Climate-risk assessments 'directly influencing' investment, survey shows
GLOBAL – Assessments of climate risk directly influence investment decisions, according to a global survey of investment practices by Mercer and various investor climate groups.
The majority of asset owners that responded (69%) said climate change integration influenced their fund manager decisions in 2012.
Meanwhile, 53% managers said they decided to divest or not invest in listed equities based on climate change concerns, up 10% on those that declared the same last year.
An increasing number of asset owners (63%) also said they were monitoring their existing asset managers on how they integrated climate change into their investment processes, another 10% increase on last year.
A majority have conducted formal or informal climate risk assessments of their portfolios.
Stephanie Pfeifer, chief executive at the European Institutional Investors Group on Climate Change (IIGCC), cited "some extremely encouraging" findings in this year's report.
"Despite the wider economic challenges, climate change is firmly established as a material risk for investors, and their assessment of climate risk is shifting investment decisions," she said.
"However, investors still face many challenges, not least the ongoing policy uncertainty, which continues to make measuring long-term climate risk and emissions exposure difficult.
"While clear policy signals do much to help investors measure this risk, the report shows investors are making progress in the absence of these signals and should continue to do so."
The study revealed that a majority of investors view climate change as a material risk, and, as a consequence, they have retained – and in many cases advanced – their commitment to addressing climate change in their investment activities.
There is a clear trend in the results showing climate risk analysis is performed within asset classes and for specific investments rather than at the portfolio level.
In equity portfolios, for example, an analysis of climate risk was performed by almost all respondents.
Despite encouraging signs of progress in the assessment of both low carbon and emission-intensive exposures, investors face a number of challenges, including a lack of clarity on which investments should be measured, patchy carbon signals, limited data (particularly for fixed interest investments) and inadequate company disclosures.
Chris Davis, director of investor programmes at Ceres, a US-based sustainability group that coordinates the Investor Network on Climate Risk (INCR), said: "Much work remains to be done, especially in the US, to fully integrate climate risk into investment decision-making, and to advance public policies that will accelerate more low-carbon investment."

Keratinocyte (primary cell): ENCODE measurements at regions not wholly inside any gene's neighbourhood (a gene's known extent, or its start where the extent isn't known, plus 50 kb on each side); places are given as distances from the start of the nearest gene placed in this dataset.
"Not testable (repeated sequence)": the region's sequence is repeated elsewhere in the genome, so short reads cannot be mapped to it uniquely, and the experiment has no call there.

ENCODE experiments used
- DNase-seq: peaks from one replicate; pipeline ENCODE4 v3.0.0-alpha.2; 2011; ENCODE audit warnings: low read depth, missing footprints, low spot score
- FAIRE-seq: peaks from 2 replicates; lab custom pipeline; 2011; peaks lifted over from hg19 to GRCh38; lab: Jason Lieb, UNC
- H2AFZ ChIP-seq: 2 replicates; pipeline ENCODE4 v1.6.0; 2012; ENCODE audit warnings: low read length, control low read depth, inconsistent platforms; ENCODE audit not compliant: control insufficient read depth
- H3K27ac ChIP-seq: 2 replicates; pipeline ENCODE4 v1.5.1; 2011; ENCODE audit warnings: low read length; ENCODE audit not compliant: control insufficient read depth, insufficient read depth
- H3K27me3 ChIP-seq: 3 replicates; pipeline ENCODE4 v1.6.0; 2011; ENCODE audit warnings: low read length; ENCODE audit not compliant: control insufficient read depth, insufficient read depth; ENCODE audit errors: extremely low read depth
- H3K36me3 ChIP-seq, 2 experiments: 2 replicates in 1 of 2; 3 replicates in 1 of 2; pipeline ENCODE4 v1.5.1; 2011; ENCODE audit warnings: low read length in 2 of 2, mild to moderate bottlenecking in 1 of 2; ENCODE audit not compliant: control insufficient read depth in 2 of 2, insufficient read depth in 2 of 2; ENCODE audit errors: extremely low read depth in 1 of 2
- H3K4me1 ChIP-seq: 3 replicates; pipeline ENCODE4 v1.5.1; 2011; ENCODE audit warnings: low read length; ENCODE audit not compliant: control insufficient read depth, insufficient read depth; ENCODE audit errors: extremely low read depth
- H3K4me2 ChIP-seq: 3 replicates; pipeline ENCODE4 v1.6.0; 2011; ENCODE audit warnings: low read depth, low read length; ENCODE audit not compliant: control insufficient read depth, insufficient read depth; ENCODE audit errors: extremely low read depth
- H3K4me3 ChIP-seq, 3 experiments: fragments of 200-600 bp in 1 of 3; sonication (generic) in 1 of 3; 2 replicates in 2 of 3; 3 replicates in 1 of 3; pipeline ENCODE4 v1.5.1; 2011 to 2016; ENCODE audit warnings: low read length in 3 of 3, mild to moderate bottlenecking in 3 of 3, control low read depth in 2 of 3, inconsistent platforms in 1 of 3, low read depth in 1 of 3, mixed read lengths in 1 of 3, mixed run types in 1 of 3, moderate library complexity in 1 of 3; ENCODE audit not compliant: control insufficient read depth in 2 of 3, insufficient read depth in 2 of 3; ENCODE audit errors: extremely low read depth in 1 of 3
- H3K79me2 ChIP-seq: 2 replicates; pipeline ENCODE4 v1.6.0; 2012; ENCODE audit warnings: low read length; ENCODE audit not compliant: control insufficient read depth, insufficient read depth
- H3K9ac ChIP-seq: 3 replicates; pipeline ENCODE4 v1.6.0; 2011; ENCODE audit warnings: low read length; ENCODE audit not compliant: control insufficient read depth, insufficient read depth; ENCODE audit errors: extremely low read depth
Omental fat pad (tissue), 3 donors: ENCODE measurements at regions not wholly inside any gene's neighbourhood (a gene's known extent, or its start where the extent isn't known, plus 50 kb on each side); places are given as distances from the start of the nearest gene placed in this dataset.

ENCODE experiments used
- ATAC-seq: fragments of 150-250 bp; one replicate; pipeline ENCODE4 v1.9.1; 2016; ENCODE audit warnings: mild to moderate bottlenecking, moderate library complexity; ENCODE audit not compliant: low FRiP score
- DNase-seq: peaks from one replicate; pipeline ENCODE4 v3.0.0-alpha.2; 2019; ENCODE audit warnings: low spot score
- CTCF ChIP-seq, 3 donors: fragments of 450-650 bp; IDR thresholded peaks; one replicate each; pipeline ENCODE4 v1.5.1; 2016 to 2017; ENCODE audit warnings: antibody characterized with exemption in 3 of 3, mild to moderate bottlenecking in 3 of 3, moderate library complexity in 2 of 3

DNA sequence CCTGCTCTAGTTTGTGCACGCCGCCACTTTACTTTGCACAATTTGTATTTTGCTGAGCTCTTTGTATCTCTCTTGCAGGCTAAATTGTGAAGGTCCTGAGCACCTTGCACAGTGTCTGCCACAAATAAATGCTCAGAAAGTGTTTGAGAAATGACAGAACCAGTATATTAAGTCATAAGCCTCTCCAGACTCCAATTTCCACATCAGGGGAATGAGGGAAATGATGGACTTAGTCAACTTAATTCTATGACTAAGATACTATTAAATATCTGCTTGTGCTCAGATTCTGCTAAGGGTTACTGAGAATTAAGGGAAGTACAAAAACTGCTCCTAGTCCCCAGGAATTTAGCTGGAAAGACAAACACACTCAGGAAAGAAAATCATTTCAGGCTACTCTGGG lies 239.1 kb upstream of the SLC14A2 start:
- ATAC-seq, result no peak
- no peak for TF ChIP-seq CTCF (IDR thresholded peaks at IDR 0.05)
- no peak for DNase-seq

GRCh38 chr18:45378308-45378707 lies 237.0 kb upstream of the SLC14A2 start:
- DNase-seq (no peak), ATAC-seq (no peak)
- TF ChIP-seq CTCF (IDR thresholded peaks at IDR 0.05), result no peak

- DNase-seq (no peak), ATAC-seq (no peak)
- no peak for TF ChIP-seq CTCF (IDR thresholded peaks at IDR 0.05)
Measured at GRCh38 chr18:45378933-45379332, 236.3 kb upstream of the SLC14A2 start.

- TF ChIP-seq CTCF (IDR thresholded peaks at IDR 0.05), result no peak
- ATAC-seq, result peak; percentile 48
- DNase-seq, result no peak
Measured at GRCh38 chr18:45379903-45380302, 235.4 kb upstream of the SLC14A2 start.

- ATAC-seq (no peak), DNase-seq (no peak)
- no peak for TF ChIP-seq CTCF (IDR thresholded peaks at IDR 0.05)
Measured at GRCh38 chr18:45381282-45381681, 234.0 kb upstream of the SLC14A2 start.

Nathan Fabian, chief executive of the Australia & New Zealand-based Investor Group on Climate Change, added: "We are now at a stage where investment practice and climate policy will need to move together to address climate change risk. Policy will improve, but policy certainty will remain elusive.
"That is why aligning investment practice with the underlying risks of climate change is so important. It is also why understanding progress in investment practice is so important and why participants in this survey are to be commended for doing so."
Other key findings in the report were:Most asset owners in this year's survey, 83%, consider the extent to which managers integrate climate change into their investment process and ownership activities, and 69% indicated that it influenced their selection decision, up from 43% last year. 25% of asset owners continue to make changes to their investment strategy based on their assessments of climate risk, in spite of ongoing global policy uncertainty. This number is unchanged since last year. There has been a meaningful improvement in the adequacy of consulting advice on climate change, with 71% providing a favourable response compared with 26% last year. 70% of asset owners and 60% of asset managers reported low-carbon investments. 40% of asset owners included climate change criteria in the Investment Management Agreements (IMAs) for new mandates.
The report also includes 12 case studies showcasing examples of climate and ESG risk monitoring by investors globally.
These include the development by pension funds of new ESG benchmarks against which investments are assessed, and the commissioning of independent experts to undertake comprehensive reviews of climate change investment policies, such as is the case with the $12bn (€9bn) Church of England National Investing Bodies.
The report by the IIGCC, the INCR, the Australia/New Zealand Investor Group on Climate Change and the Asia Investor Group on Climate Change details the results of the third global survey of investment practices.
It was conducted by Mercer and is based on responses from 37 asset owners and 47 asset managers with collective assets totalling more than $14trn.
The report can be found here.